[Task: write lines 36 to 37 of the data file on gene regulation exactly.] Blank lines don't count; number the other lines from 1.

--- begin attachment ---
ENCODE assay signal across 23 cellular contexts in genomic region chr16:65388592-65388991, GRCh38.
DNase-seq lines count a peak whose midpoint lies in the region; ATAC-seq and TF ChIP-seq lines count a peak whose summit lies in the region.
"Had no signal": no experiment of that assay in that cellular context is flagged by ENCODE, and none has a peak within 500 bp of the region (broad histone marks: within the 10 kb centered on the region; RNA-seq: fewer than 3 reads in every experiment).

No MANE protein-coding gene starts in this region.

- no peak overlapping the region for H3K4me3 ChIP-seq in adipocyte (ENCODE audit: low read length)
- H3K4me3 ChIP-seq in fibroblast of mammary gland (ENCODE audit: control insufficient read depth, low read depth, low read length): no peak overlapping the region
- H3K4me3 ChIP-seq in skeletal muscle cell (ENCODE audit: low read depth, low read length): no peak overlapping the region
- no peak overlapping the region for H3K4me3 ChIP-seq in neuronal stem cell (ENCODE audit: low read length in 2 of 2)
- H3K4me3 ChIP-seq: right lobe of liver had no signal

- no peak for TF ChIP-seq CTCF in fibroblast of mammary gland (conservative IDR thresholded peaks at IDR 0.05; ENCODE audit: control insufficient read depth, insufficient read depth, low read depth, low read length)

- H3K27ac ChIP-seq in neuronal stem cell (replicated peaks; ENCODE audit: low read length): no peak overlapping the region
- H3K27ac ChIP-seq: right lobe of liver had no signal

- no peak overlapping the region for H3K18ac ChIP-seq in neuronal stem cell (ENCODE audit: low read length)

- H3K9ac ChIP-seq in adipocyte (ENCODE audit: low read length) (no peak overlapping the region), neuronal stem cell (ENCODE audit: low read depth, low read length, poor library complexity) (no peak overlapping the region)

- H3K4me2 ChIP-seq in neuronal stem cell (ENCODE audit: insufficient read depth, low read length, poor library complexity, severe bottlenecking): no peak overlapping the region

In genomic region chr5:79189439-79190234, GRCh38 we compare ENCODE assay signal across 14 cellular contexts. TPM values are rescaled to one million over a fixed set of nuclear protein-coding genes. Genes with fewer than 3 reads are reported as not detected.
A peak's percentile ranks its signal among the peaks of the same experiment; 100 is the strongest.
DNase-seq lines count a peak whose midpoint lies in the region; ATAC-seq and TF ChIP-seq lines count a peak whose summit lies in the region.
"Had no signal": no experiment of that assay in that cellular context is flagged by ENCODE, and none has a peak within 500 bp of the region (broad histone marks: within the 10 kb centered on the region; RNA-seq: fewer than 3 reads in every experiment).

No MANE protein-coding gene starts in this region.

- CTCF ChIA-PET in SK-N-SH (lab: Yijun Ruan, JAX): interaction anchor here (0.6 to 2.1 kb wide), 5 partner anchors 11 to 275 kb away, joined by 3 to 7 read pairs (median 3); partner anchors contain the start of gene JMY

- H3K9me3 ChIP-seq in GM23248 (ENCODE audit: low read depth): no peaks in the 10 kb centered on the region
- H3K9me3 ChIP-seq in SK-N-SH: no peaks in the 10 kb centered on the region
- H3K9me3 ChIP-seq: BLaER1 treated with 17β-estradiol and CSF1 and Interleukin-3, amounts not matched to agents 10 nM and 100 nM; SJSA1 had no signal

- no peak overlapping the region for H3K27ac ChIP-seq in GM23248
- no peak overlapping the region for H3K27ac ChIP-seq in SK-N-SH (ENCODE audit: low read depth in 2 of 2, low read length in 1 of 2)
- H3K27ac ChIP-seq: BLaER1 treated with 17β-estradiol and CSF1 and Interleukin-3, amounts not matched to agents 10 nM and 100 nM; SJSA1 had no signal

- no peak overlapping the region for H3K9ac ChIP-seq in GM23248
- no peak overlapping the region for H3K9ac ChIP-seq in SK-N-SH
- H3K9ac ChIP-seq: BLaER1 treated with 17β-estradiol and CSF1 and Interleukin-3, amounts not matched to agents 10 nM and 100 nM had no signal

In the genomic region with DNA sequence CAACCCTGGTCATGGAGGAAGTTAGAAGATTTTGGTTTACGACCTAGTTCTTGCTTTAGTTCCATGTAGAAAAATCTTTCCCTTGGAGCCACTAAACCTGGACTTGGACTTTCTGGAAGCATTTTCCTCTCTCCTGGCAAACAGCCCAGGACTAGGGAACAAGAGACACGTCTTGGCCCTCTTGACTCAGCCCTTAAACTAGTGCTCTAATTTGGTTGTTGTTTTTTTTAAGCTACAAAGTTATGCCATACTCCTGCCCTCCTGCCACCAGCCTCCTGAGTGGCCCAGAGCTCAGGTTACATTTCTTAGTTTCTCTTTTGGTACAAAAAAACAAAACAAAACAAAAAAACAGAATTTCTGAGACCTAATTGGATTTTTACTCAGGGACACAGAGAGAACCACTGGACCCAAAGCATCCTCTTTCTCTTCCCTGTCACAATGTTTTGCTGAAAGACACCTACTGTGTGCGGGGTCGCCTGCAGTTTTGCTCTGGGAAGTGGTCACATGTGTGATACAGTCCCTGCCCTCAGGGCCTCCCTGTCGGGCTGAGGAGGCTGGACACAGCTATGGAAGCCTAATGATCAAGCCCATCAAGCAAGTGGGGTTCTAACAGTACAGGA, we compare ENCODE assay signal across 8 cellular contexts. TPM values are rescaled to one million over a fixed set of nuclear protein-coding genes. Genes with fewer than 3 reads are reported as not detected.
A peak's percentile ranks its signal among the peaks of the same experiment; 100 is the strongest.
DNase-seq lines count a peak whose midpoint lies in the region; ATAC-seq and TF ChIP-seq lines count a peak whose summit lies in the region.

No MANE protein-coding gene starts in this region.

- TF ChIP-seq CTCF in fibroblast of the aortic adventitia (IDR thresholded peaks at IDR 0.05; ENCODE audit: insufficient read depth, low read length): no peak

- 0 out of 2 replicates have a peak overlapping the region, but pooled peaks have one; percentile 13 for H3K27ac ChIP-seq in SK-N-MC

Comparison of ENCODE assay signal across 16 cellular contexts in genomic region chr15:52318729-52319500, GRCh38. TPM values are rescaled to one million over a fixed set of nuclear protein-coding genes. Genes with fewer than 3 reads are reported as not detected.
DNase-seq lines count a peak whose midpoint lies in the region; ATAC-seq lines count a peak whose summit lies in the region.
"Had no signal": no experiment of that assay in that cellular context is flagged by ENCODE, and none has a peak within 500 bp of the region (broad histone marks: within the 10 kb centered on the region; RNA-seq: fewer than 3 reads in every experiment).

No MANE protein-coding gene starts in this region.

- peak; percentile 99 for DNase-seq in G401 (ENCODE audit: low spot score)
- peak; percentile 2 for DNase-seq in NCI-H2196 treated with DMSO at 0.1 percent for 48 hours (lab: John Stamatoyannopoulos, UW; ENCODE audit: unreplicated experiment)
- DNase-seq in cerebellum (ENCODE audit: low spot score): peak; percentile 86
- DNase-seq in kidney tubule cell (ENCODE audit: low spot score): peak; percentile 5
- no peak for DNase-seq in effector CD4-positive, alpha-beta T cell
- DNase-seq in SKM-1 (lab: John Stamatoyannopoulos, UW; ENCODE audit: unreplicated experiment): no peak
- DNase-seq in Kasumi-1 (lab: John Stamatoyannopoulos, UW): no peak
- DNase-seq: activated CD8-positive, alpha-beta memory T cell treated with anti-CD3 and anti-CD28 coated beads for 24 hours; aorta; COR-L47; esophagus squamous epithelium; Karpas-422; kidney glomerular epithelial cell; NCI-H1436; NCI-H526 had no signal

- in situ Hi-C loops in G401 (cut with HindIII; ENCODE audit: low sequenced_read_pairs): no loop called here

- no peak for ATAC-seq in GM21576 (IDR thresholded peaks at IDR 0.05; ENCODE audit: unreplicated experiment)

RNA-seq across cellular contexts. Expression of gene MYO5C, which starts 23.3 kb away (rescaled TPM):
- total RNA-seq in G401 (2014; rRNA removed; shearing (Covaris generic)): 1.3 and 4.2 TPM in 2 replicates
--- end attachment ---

- 0 out of 2 replicates have a peak overlapping the region, but pooled peaks have one; percentile 13 for H3K27ac ChIP-seq in SK-N-MC

Comparison of ENCODE assay signal across 16 cellular contexts in genomic region chr15:52318729-52319500, GRCh38. TPM values are rescaled to one million over a fixed set of nuclear protein-coding genes. Genes with fewer than 3 reads are reported as not detected.